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Dental Health Week is a good time to check you’re looking after your teeth as well as you can

Danielle Le Messurier, August 6, 2019 6:45PM The Daily Telegraph

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Gracie gets a check-up and a brushing lesson. Picture: AAP media_cameraGracie gets a check-up and a brushing lesson. Picture: AAP

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More school-aged children than ever before are being hospitalised for avoidable dental* conditions.

And one in 10 children have teeth missing due to decay by the age of seven or eight.

Alarming new New South Wales Health data shows the number of children in NSW aged 5-14 undergoing hospital treatment for tooth decay has more than doubled from 2093 cases in 2001-02 to 4430 in 2017-18.

More children of that age were hospitalised for dental issues than any other “potentially* preventable” health condition last year. Teeth troubles beat asthma, epilepsy and ear, nose and throat infections.

There were 2667 children who needed hospital treatment for asthma in NSW compared to an astonishing 5256 for dental conditions, which accounted for almost 40 per cent of all potentially preventable hospitalisations* in school-aged kids in 2017-18.

In many of these cases, children had to have rotting teeth removed under general anaesthetic* with cases of tooth decay significantly outnumbering other oral* issues such as injury, developmental disorders or infections.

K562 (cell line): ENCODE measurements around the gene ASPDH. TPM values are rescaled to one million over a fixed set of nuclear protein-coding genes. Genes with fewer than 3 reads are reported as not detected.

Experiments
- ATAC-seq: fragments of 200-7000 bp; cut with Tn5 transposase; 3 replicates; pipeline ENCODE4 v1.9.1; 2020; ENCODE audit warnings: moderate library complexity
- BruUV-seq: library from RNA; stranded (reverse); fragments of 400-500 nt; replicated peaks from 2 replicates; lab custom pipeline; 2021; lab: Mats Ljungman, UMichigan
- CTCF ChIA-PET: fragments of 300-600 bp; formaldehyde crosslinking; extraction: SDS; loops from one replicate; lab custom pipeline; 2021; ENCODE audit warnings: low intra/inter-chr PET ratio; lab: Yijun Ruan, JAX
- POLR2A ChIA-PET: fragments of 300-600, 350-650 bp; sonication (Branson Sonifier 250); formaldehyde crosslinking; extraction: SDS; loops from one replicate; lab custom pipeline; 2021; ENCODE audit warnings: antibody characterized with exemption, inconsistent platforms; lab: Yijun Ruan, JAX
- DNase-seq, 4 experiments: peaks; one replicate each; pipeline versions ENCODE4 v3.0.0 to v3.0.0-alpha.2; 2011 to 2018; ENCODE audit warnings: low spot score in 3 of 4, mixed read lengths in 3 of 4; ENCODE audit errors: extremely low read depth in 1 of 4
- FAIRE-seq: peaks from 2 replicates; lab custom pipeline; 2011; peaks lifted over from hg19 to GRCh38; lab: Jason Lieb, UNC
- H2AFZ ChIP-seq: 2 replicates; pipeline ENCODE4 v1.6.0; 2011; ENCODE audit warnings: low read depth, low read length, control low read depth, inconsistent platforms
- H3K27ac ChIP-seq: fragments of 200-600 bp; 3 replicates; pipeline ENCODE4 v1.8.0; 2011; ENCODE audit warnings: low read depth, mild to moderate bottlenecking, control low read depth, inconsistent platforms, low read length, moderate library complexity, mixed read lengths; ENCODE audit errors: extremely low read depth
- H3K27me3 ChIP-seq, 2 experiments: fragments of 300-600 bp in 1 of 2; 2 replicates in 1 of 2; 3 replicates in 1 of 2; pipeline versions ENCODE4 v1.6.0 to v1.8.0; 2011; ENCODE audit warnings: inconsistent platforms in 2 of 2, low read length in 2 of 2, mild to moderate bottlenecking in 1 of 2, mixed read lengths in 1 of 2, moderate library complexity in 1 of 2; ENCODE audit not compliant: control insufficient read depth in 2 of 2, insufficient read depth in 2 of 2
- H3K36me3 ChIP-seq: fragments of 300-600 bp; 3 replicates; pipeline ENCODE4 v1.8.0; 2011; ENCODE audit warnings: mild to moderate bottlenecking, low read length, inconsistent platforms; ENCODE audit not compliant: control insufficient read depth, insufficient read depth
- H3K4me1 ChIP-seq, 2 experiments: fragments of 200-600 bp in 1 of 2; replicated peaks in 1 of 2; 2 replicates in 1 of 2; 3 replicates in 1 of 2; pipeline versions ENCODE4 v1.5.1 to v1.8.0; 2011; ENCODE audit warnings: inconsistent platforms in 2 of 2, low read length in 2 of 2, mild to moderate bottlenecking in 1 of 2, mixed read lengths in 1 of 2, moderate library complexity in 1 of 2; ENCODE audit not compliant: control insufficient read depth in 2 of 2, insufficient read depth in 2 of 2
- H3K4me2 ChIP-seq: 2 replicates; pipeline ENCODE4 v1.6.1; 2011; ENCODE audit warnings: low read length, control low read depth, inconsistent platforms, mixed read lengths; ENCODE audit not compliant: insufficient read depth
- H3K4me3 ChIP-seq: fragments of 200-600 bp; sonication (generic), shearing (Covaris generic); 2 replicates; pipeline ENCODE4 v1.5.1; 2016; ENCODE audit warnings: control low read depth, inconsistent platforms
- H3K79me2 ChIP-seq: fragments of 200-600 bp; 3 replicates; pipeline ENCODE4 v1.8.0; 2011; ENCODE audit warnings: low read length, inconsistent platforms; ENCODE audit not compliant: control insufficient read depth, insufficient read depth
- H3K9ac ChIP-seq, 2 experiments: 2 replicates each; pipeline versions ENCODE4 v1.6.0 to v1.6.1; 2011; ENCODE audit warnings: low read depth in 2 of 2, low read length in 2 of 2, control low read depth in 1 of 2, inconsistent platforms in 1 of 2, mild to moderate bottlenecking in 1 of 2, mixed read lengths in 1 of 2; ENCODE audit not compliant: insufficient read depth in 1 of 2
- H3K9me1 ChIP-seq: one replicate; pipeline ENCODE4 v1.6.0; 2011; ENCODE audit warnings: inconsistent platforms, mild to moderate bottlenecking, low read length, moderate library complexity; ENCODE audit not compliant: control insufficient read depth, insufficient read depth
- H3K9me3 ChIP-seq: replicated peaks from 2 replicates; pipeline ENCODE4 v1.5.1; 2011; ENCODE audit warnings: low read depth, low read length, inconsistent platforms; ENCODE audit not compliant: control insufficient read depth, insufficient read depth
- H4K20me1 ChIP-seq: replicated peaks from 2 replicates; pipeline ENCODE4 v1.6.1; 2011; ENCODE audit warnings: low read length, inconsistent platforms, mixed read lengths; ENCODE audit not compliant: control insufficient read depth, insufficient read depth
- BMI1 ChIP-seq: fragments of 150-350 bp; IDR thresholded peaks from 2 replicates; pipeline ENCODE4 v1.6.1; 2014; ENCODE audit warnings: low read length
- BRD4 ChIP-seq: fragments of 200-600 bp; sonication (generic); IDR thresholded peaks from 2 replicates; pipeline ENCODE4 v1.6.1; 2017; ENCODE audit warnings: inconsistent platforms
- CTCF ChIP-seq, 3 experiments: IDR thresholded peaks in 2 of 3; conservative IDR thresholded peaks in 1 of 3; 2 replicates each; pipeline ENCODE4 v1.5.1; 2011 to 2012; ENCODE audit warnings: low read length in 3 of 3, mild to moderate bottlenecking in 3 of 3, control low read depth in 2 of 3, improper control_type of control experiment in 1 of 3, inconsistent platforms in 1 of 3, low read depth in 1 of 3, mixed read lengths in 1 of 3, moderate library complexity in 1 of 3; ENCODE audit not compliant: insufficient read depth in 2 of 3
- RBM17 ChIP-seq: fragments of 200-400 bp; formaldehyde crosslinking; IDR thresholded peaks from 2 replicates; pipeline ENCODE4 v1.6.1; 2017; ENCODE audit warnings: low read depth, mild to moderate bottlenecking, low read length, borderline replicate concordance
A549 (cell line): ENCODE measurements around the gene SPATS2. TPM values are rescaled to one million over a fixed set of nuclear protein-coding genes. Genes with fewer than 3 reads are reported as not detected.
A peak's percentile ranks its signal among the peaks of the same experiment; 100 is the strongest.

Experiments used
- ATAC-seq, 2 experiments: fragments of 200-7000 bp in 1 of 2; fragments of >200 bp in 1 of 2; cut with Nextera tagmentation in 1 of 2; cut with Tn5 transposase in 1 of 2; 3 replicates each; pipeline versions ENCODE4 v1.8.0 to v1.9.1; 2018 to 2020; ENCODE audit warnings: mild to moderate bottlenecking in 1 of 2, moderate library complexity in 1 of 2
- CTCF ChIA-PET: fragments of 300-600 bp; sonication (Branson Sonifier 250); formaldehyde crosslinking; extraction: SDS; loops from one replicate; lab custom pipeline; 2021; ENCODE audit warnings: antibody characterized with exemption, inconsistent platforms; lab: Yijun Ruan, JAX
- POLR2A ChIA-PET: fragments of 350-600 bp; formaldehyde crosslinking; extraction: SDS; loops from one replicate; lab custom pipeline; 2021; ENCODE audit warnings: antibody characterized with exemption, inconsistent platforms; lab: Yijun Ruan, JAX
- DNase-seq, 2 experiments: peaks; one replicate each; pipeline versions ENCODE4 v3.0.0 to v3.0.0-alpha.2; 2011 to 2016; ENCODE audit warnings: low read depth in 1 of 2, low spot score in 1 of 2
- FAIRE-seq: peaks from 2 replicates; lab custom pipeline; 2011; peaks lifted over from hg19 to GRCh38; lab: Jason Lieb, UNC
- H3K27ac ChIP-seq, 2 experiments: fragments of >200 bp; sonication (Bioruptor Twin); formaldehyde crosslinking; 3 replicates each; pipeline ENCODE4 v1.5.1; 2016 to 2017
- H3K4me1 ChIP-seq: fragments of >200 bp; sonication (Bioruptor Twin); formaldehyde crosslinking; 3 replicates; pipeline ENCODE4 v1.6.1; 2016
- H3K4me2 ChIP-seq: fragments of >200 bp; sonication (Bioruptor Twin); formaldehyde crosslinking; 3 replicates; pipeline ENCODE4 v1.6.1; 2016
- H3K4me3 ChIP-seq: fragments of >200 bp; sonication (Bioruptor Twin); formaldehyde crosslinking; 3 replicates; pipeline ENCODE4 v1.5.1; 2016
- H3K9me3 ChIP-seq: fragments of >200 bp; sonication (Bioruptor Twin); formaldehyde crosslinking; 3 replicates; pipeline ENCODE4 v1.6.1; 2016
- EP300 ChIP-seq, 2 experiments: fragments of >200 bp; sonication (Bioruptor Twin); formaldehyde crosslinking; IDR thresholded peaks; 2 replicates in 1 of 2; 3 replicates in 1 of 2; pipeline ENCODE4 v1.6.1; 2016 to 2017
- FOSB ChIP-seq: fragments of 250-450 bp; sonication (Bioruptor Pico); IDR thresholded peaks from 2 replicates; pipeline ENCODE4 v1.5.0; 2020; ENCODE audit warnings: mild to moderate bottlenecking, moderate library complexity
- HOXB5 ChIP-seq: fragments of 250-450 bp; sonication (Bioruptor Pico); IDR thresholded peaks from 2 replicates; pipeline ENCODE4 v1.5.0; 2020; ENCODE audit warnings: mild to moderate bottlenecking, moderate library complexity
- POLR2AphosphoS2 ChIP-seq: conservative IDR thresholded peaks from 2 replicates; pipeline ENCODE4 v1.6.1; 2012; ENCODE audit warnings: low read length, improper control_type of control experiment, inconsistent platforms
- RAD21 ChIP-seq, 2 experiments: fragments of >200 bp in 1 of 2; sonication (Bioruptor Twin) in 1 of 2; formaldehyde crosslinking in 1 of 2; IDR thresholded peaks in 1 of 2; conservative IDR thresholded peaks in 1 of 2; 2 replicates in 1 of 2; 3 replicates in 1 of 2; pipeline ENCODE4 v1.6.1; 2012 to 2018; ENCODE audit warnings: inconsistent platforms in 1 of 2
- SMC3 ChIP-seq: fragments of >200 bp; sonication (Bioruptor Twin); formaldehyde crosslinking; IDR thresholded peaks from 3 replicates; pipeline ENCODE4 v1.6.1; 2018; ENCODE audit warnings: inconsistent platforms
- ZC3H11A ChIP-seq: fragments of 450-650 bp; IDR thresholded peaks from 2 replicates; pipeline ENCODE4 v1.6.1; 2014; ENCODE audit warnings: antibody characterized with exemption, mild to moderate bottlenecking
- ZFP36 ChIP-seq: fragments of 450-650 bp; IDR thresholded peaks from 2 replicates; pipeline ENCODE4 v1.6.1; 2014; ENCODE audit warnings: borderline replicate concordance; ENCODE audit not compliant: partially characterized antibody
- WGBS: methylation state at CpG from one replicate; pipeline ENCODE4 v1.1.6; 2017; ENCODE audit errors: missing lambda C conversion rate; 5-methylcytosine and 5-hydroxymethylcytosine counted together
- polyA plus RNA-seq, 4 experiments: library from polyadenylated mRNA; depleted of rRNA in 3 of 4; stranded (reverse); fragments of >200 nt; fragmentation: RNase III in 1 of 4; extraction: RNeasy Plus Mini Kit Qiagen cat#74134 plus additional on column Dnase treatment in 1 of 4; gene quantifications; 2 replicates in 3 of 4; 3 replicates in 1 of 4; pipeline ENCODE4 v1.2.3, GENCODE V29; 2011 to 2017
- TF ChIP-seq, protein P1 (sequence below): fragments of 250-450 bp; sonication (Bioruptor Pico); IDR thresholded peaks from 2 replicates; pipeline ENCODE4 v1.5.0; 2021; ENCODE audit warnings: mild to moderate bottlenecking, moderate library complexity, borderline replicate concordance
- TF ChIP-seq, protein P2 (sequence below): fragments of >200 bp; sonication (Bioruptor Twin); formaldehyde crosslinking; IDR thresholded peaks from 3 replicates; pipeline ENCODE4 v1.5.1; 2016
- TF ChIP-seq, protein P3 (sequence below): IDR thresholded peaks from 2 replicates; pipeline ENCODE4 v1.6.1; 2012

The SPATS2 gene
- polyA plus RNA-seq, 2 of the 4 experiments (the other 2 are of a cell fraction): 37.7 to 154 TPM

media_cameraSugary drinks and food and not enough brushing can lead to severe tooth decay.

Children’s dental health needs to improve right across the country.

By ages seven to eight, almost one in 10 children or 7.5 per cent across Australia have missing teeth due to caries*, according to a recent Australian Institute of Health and Welfare report.

TOO MUCH SUGAR
Health experts are “hugely concerned” about the latest figures, which they say are the result of kids consuming far too much sugar in their diet.

“Kids aren’t drinking as much tap water as they should — the state is well fluoridated* … (but there are) too many sugary drinks or alternatives to tap water,” said Australian Dental Association NSW’ Dr Neil Peppitt.